By the time the Wall comes down and the closing credits roll, 81 minutes have passed. But while it may have been the longest Game of Thrones episode ever, tonight’s colossal season finale – “The Dragon and the Wolf” – gets straight to the point, wrapping up storyline after storyline with ruthless efficiency. It forges alliances and breaks them, unites couples and splits them up, rewards some liars and punishes others. And most importantly, it builds up our hopes for a grand alliance against the darkness, then knocks it to the ground. In the process, the season finale deals out moments of happiness and horror straight out of the biggest GoT nerd’s dreams.
The lion’s share of the screentime, appropriately enough, goes to Cersei Lannister. The carefully arranged summit between the ersatz Queen of the Seven Kingdoms and her many enemies is set in the sandy ruins of the Dragonpit, a structure built by House Targaryen to protect the outside world from their living weapons – and eventually vice versa. The unfamiliar location lends the lengthy negotiations a sense of unpredictability and novelty, like something new truly could be forged here from the ashes of the old regimes.
Cersei’s in charge, however … so fat chance of that. As long as she sits the Iron Throne, she intends to stay there, and not even the grasping hands of a shrieking, charging zombie will throw her off her plan. Her agreement to meet with rival monarchs Daenerys Targaryen and Jon Snow; the fact that first Euron Greyjoy and then she herself storms out of the summit; her bitter argument with her brother Tyrion over their many slain family members;, her final agreement to a truce: It’s all a sham.
As far as Cersei’s concerned, she can wait out the winter and let the various dragons, demons, dead men and Dothraki slaughter each other, then face the survivors at will. Not even Jaime – her brother, lover and the father of her unborn child – is in on the plan. As he’s quick to point out, this is both strategic and moral lunacy considering what they’re all facing. But it finally dawns on him that his sister is too far gone after a lifetime of paranoia, abuse and vendettas. In the end, he rides north alone, one man trying his best to do right by his own conscience. (Even lowly Theon Greyjoy has more support when he launches a mission to rescue his sister Yara from their vicious uncle – though considering the quiet strength of Alfie Allen’s performance in the role, we’d follow him too.)
Up North, things go very differently for another schemer-in-chief. It turns out Sansa and Arya Stark have pulled off the ultimate bullshitting of a bullshitter, convincing Littlefinger that his plan to turn them against each other was working. Instead, he finds himself accused of treason in the younger sister’s place. (Aiden Gillen, Sophie Turner, Isaac Hempsted Wright and Maisie Williams play their parts in this medieval courtroom drama marvelously.) Sansa lays out the charges in a voice quaking with anger. Bran drops psychic knowledge bombs that throw the accused completely off his guard. Lord Baelish himself searches frantically for the right words to escape, shifting from emotion to emotion like a malfunctioning robot. Arya watches the whole thing with bemusement until the moment she cuts his throat; after all, she’s seen worse. So ends the saga of one of the character bested only by Joffrey Baratheon and Ramsay Bolton on the love-to-hate-him scale.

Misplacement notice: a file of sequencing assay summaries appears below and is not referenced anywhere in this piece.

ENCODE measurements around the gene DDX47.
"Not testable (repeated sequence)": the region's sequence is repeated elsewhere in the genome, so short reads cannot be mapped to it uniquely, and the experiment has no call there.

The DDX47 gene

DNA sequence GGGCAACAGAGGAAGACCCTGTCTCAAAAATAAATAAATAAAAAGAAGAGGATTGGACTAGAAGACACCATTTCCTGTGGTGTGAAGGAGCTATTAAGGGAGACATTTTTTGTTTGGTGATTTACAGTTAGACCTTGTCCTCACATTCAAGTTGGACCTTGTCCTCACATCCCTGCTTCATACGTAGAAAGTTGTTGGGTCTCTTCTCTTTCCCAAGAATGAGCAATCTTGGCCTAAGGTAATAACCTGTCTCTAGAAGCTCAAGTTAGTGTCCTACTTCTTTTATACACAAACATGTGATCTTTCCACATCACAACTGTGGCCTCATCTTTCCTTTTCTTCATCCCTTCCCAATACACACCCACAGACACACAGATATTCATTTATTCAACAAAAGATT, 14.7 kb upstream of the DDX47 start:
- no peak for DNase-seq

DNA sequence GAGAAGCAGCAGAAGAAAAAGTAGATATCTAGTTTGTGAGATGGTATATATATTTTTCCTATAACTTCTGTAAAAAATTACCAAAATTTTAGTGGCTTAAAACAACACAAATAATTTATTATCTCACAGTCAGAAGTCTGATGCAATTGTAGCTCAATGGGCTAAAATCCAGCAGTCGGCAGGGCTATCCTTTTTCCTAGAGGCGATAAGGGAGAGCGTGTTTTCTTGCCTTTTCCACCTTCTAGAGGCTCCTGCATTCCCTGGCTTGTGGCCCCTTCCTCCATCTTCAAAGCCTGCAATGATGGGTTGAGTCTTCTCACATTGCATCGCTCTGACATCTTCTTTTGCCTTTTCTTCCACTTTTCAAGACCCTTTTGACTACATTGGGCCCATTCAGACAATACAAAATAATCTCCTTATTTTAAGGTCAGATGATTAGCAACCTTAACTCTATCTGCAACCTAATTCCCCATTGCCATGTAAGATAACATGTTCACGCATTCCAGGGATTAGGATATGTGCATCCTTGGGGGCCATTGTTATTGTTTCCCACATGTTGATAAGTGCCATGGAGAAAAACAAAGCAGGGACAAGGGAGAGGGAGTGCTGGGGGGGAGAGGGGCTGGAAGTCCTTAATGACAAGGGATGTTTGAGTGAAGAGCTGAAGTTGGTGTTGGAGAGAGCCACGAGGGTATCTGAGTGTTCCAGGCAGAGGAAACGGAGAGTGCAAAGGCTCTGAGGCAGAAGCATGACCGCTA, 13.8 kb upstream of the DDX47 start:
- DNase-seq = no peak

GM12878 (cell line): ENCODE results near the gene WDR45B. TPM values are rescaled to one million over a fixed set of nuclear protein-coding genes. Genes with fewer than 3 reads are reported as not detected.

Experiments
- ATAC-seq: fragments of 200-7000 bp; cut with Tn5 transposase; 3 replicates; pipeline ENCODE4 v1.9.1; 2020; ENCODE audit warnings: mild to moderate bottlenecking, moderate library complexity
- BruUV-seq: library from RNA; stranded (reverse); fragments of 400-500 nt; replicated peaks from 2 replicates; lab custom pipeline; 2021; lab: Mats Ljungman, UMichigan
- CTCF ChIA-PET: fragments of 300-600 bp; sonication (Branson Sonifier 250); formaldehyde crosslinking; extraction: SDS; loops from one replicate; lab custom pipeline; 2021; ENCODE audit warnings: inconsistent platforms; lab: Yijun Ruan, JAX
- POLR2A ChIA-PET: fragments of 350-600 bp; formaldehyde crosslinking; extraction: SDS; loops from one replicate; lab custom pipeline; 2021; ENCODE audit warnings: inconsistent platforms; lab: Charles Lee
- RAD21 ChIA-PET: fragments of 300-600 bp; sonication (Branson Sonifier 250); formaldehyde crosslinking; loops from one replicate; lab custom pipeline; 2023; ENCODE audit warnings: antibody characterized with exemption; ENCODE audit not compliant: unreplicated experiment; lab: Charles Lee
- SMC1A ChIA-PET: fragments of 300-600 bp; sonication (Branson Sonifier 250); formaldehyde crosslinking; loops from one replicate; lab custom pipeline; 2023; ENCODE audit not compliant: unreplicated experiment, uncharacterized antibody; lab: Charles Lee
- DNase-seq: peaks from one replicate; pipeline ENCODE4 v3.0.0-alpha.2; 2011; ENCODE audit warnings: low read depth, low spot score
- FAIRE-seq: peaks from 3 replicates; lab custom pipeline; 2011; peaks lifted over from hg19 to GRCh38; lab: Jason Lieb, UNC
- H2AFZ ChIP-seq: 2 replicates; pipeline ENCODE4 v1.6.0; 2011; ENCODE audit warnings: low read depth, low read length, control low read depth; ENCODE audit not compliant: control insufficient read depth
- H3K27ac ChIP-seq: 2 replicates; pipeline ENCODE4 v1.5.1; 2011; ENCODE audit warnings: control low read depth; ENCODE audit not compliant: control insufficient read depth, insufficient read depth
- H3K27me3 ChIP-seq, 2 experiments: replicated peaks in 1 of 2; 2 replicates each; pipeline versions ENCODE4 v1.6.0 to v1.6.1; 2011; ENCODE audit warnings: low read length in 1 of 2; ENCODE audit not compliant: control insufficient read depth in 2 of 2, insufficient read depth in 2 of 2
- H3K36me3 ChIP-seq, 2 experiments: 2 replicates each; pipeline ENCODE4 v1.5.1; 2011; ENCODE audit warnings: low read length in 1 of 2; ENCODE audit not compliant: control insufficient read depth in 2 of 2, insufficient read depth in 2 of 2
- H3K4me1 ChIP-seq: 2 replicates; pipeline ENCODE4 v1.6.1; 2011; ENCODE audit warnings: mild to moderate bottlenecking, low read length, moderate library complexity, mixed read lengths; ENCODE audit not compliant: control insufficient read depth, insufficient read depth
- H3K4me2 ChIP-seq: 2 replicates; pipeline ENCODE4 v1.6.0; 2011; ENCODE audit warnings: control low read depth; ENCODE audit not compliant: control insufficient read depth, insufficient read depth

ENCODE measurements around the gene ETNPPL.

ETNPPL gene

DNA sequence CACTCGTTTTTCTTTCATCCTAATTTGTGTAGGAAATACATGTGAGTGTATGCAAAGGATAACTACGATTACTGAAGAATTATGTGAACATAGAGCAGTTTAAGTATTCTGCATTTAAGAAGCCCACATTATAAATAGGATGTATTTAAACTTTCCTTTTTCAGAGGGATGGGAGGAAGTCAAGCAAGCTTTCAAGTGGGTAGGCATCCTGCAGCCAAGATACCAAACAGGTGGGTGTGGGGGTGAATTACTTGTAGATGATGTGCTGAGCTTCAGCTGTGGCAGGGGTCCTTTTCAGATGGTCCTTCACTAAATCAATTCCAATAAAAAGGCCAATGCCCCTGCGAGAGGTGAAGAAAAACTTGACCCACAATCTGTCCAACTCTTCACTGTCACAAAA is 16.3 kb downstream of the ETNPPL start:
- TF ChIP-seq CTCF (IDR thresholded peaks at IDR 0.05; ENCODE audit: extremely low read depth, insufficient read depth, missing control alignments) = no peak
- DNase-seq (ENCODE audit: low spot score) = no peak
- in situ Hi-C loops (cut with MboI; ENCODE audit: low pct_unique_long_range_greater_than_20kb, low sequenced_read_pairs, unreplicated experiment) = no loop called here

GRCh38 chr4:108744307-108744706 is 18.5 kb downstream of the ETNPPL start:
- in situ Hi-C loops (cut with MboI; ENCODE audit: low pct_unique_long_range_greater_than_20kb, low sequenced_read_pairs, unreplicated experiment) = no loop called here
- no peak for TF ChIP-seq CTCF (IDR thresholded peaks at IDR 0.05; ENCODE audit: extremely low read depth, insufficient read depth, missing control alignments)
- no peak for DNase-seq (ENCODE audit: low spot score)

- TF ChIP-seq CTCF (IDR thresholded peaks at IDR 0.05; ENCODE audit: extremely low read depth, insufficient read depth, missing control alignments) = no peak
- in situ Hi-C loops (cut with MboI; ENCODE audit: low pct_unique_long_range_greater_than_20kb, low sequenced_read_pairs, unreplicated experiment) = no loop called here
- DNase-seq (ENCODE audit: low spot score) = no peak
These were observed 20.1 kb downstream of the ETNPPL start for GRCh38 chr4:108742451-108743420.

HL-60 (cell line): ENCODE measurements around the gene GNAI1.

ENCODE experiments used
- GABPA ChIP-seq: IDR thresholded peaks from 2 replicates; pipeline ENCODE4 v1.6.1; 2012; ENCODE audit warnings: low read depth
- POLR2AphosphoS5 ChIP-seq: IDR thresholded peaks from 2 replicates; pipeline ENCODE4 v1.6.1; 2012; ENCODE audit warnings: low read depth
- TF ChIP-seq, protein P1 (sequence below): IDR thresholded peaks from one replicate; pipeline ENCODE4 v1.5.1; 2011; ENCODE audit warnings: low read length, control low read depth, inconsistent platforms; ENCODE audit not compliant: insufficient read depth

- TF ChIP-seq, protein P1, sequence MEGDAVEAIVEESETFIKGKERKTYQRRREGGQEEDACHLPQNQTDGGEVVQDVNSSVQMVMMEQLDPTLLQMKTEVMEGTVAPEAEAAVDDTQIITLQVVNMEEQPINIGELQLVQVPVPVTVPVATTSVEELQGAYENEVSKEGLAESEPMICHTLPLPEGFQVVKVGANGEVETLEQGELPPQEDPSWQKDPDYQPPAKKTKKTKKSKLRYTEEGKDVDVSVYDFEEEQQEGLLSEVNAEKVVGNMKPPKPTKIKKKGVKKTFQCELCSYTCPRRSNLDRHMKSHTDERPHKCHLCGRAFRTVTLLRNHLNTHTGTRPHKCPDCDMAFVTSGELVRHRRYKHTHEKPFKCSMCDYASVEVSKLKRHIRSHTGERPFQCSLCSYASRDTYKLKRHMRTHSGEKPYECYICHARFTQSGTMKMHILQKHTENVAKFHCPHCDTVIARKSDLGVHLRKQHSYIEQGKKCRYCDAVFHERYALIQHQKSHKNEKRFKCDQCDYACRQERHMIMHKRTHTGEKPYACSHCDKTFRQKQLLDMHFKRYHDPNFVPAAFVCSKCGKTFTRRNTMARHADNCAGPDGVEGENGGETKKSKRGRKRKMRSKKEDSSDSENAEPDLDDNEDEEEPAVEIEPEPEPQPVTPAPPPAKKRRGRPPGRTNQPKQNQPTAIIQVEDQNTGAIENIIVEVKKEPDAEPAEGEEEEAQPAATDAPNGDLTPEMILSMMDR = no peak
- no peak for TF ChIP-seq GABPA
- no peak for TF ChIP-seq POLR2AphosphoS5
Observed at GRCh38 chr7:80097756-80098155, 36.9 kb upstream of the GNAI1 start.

But the most important action of all, unsurprisingly, involves ice and fire. In the metaphorical sense, Bran and Samwell Tarly use their respective mental gifts to sort out the truth once and for all about Jon Snow’s parentage. He is Aegon Targaryen, the legitimate son of Rhaegar Targaryen and Lyanna Stark – the Dragon and the Wolf of the episode’s title. Even as we hear all this, we see the King in the North and the Khaleesi, a.k.a his aunt, make love for the first time. (Look, dragons do things differently, okay?) It’s a scene fandom has longed for despite long having figured out their familial relationship; it packs the power of prophecy along with romance and lust. As messed up as it is, the fate of the world depends on it. They don’t have a choice about that, any more than they did about falling in love.
Finally, we come to the end of the episode, and with it the end of Westeros as we know it. As Tormund Giantsbane and Beric Dondarrion watch in stunned horror, the White Walkers and their army of the dead arrive at Eastwatch, the Wall’s most remote fortification. There, the Night King unleashes the fury of his undead dragon, who destroys the massive, ancient barrier in a blast of blue flame. In one haunting shot, writers/co-creators David Benioff and Dan Weiss, along with director Jeremy Podeswa, capture zombies staring blue-eyed and vacant at their master and his monster. Despite their mindless impassivity, there’s an air of obscene anticipation about them in that moment, as if they know this is the final obstacle before they can get on with the work of destroying all life on the planet.
Game of Thrones’ penultimate season has rocketed along from place to place, person to person, long-awaited meeting to long-dreaded conflagration for all seven of its episodes. That pace has thrown some viewers off balance. But in these final moments, the purpose becomes clear: This story, this world, has been hurtling toward a point of no return. We’ve now reached that point. The lies, betrayals, power plays, and murders we’ve witnessed for seven years, and which still continue in this episode – they are all a distraction. We’re all in this together, and we’d better realize it ASAP. Is there a more urgent message for all of us to hear at this moment?
Previously: The Walking Dead